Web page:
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[Image: Boston University Center for the Study of Traumatic Encephalopathy]

A study published in the Journal of the American Medical Association last month found that chronic traumatic encephalopathy (CTE), which results from repeated blows to the head, was found in 99% of the brains of deceased NFL players that had been donated for scientific research. Multiple hits to the head are common for those who play contact sports, like boxing and football, and CTE is associated with issues like speech and gait abnormalities, memory disturbance, behavioral and personality changes, and even Parkinson’s Disease. Unfortunately, there’s not a cure, as the progressive degenerative disease can only definitively be diagnosed postmortem. But a team of engineers from USC Viterbi School of Engineering are studying biological structures to see if 3D printing technology can be used to prevent sports-related injuries, and CTE.

This question has been asked before, and as a result, we’ve seen all kinds of 3D printed sports safety equipment, like helmets, mouthguardsshin guards, and even a binding system for snowboards. The USC Viterbi team is studying a specific sea creature to see if it’s possible to make stronger 3D printed body armor…and no, it’s not fish.

Yang Yang, a post-doctoral scholar at USC Viterbi, was enjoying a lobster dinner in a restaurant, but having a difficult time breaking the crustacean’s claws to get to the meat inside.

Yang said, “I thought maybe there was some special structure involved that brings the lobster claws very high impact resistance.”

Lobsters and other crustaceans have exoskeletons with extraordinarily high impact resistance that has been studied for manufacturing stronger materials. [Image: Wikimedia Commons]

He was right – earlier this summer, MIT researchers published a study about the extreme durability of the conch shell, and the possibility of using it to make human body armor. The outer shells of lobsters and mantis shrimps have a very strong design, made of fibrous chitin material, called Bouligand-type fiber alignment: the structural fibers in the design align in a spiral, and are rotating constantly, so small cracks have a hard time expanding into larger cracks that could break the shell.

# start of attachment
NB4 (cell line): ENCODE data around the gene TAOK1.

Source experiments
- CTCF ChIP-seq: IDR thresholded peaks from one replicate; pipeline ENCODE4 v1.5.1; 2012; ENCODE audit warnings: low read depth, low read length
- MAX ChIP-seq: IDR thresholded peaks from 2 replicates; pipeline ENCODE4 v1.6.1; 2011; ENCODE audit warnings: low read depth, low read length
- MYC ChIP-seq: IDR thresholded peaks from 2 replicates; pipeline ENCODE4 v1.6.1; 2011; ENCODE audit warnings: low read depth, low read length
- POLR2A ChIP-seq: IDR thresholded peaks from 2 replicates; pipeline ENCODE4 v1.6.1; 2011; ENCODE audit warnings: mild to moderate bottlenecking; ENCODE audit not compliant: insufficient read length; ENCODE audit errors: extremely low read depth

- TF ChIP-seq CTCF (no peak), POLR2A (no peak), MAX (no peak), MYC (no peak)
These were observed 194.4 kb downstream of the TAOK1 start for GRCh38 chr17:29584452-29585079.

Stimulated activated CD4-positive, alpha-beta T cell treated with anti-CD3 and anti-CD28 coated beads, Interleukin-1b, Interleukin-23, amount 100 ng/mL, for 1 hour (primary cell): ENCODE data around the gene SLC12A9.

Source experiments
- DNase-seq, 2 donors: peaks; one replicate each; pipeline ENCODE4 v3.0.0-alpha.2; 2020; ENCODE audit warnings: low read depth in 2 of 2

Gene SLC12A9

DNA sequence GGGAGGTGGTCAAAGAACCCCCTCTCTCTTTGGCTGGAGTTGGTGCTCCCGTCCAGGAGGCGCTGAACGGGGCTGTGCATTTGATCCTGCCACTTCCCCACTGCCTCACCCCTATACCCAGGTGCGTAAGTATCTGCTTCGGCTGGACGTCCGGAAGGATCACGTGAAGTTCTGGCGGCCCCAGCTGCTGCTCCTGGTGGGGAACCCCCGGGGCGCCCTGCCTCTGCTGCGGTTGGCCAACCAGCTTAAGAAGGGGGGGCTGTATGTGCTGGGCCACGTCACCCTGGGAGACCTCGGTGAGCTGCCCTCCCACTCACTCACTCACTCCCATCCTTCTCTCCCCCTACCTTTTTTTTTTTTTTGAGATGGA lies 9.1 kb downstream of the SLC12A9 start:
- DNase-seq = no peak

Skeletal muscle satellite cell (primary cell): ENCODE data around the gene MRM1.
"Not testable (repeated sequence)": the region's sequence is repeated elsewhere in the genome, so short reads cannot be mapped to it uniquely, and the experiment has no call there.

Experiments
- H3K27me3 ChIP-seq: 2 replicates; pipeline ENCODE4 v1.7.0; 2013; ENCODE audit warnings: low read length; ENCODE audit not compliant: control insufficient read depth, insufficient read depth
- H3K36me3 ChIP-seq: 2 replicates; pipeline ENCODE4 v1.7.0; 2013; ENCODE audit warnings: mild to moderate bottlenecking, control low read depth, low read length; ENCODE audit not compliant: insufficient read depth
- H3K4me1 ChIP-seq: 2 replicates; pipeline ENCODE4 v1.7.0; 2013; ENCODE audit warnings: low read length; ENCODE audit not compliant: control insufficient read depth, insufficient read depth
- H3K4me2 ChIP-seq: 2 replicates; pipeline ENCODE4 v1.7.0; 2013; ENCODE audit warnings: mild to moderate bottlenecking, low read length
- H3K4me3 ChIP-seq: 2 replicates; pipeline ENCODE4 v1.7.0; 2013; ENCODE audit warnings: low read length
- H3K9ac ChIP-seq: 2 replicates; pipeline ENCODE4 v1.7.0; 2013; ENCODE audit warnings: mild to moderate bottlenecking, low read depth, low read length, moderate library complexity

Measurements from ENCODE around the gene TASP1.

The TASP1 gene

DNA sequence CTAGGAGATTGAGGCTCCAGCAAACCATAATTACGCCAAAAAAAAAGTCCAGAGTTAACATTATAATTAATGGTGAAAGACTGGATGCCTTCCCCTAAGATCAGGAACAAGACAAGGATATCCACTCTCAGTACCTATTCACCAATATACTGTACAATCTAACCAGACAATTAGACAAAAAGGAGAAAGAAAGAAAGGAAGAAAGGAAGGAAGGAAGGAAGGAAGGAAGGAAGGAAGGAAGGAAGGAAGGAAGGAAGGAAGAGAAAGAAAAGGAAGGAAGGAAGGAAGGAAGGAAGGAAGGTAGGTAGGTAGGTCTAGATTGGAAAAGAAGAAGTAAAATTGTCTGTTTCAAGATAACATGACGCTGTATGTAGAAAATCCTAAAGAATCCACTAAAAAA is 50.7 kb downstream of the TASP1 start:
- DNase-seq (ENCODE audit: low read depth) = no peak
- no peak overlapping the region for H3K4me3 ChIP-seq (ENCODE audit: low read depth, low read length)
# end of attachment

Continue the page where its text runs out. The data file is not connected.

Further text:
[Image: USC Viterbi]

“The crack has to rotate with the fibers, so you get a much longer cracking propagation path. You may have a micro-crack, but it doesn’t break the shell,” explained Dr. Yong Chen, a 3D printing expert and USC Associate Professor of Industrial and Systems Engineering.

Dr. Chen and Yang worked together and developed a process that adds an electrical field into 3D printing. The electric-assisted 3D printing process aligns layers of material in resilient, bio-inspired ways, like a lobster shell’s design. The team, consisting of Yang, Zeyu Chen, Xuan Song, Zhuofeng Zhang, Jun Zhang, K. Kirk Shung, Qifa Zhou, and Dr. Chen, published a research paper on their work, titled “Biomimetic Anisotropic Reinforcement Architectures by Electrically Assisted Nanocomposite 3D Printing,” which made the cover of the March 2017 Issue of Advanced Materials.

The abstract reads, “Biomimetic architectures with Bouligand-type carbon nanotubes are fabricated by an electrically assisted 3D-printing method. The enhanced impact resistance is attributed to the energy dissipation by the rotating anisotropic layers. This approach is used to mimic the collagen-fiber alignment in the human meniscus to create a reinforced artificial meniscus with circumferentially and radially aligned carbon nanotubes.”

The team 3D printed prototypes of human meniscus in the knee, which absorbs shock between the thighbone and shinbone, and then tested the impact resistance of a model made with plastic, one made with plastic and carbon nanotubes, and a second model of plastic and carbon nanotubes, but with an electric field applied during printing to align the interior fibers.

Dr. Chen explained, “The carbon nanotube is a microscale fiber, so basically when you try to pull it, you have a lot of fiber inside, so it’s reinforced, over a thousand times stronger than plastic. When you just add nanofibers to plastic, overall you get 4x improvement in strength. And if we add and then align the same nanofibers with a 1000-volt electric field, you get 8x improvement in strength.”

The research team’s next move will be to build bigger, biocompatible prototypes; Yang says it’s imperative that they find the perfect material, as their research has clinical applications.

“Right now, we’re trying to improve this electric-assisted 3-D printing process with the help of an NSF grant started April 1, 2017. The electrically assisted 3-D printing provides a new tool to fabricate arbitrary 3-D geometries with any nanofiber orientations,” said Dr. Chen. “In addition to the reinforced structures, we believe this manufacturing capability offers tremendous possibilities for applications in aerospace, mechanical, and tissue engineering.”

Think about the possibilities: a football player has their head scanned, and then a custom, super-strong helmet is 3D printed for them right then and there, using a digital design of their unique head shape; the same concept would apply for a prosthetic meniscus for a player’s knee. There have been many 3D printing innovations inspired by nature, from a 3D printable ceramic foam ink and bio-friendly 3D printing materials to a 6-axis 3D printer and a better design for tandem wing airplanes…and to think, USC Viterbi’s lobster claw-inspired research came about after having a hard time cracking into a dinner entrée. Discuss in the Lobsters forum at 3DPB.com.

[Source: USC Viterbi]

 

 

 

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